My Anti-Resolution, defeated

I started 2016 with my Anti-Resolutions, one of which was not to discuss politics in public, or watch cable news of any kind, lest the screaming darken my otherwise sunny mood.  (For I am generally blessed with optimism.)  I have always felt that public declarations of political preference are a waste of time -- people are never persuaded by tweets, Facebook posts, or emails to change their mind about anything, much less whom to vote for.  (As a social scientist, one might observe that change of any kind is relatively rare, which is why companies spend billions of dollars to alter consumer brand preference. It's rather tricky to get anyone to switch brands, much less vote differently from their friends.)

But I guess every year has its surprises...and I never anticipated the coarseness and vulgarity of the Trump campaign.  Yesterday, I violated my own Anti-Resolution, and peeked at the GOP Debate, where I was assaulted with dirty jokes (yes, during a Presidential Debate) and almost shocking ignorance of economic realities of free trade.  The audience must have taken a brain-numbing drug to shout hooray when facts were blatantly ignored, defied or mocked.  The patient Fox moderators forged ahead in this sea of rudeness (and I had to admire their good temper, in the face of the nastiness and blustering of Mr Trump.)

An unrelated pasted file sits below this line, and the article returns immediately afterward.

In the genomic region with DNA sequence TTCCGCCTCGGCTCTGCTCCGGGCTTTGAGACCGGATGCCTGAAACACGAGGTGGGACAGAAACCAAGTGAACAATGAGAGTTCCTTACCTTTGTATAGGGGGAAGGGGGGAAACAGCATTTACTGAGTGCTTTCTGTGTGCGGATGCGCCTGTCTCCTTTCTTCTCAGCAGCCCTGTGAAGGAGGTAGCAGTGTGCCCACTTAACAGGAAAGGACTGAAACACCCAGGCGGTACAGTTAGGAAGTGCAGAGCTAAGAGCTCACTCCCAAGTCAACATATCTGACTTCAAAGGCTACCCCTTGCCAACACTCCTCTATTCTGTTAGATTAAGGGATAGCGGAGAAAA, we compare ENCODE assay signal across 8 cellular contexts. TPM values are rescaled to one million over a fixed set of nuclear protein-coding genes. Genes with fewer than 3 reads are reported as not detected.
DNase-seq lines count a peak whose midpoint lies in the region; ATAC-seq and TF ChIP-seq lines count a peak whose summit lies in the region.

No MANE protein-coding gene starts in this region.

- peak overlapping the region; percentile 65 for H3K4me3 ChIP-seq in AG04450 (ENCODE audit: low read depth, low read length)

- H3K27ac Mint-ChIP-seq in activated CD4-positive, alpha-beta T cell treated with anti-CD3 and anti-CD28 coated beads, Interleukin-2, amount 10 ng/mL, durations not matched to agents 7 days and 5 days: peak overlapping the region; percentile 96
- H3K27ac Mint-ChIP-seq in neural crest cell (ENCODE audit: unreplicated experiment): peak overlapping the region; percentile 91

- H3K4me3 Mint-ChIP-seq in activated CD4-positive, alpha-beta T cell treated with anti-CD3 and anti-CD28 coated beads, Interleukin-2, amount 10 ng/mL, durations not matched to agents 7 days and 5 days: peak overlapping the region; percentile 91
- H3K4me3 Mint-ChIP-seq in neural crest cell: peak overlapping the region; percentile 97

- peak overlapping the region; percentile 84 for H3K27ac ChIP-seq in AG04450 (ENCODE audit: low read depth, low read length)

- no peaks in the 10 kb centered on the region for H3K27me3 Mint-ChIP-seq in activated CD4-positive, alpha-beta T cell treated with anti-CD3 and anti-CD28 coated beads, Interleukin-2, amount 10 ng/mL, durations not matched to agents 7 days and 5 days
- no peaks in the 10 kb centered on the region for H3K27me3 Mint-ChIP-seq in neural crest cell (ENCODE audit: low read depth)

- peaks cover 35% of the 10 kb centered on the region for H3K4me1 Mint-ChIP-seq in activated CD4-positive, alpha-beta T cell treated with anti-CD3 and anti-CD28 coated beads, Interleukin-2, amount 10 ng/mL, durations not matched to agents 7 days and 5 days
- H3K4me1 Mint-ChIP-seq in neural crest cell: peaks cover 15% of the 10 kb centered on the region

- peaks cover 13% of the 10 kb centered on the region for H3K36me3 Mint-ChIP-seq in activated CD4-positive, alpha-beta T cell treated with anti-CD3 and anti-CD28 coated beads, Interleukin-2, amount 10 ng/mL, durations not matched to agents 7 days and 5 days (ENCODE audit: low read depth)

The debate seemed a perfect example of what happens if schools ignore American history, and students are taught that self-expression matters more than dull facts and figures. No, you cannot make it up as you go along, and numbers (about spending, about budgets, about demography) do matter, especially to a President.  A strong opinion based on nonsense is still nonsense, no matter how you "spin" it.  Decimating free trade is nonsense. America's been trading since before the Revolution-- we imported our coffee, tea, mahogany, silk, and much else as we became a powerhouse.

We ignore history at our peril.  In December, I wrote the last pages of my novel.  I learned much about Philadelphia's history while writing it and I gained a new respect for the fragility of our republic.  "A republic if you can keep it," Benjamin Franklin is reported to have said at the close of the 1787 Constitutional Convention.  

A republic if you can keep it, indeed.  

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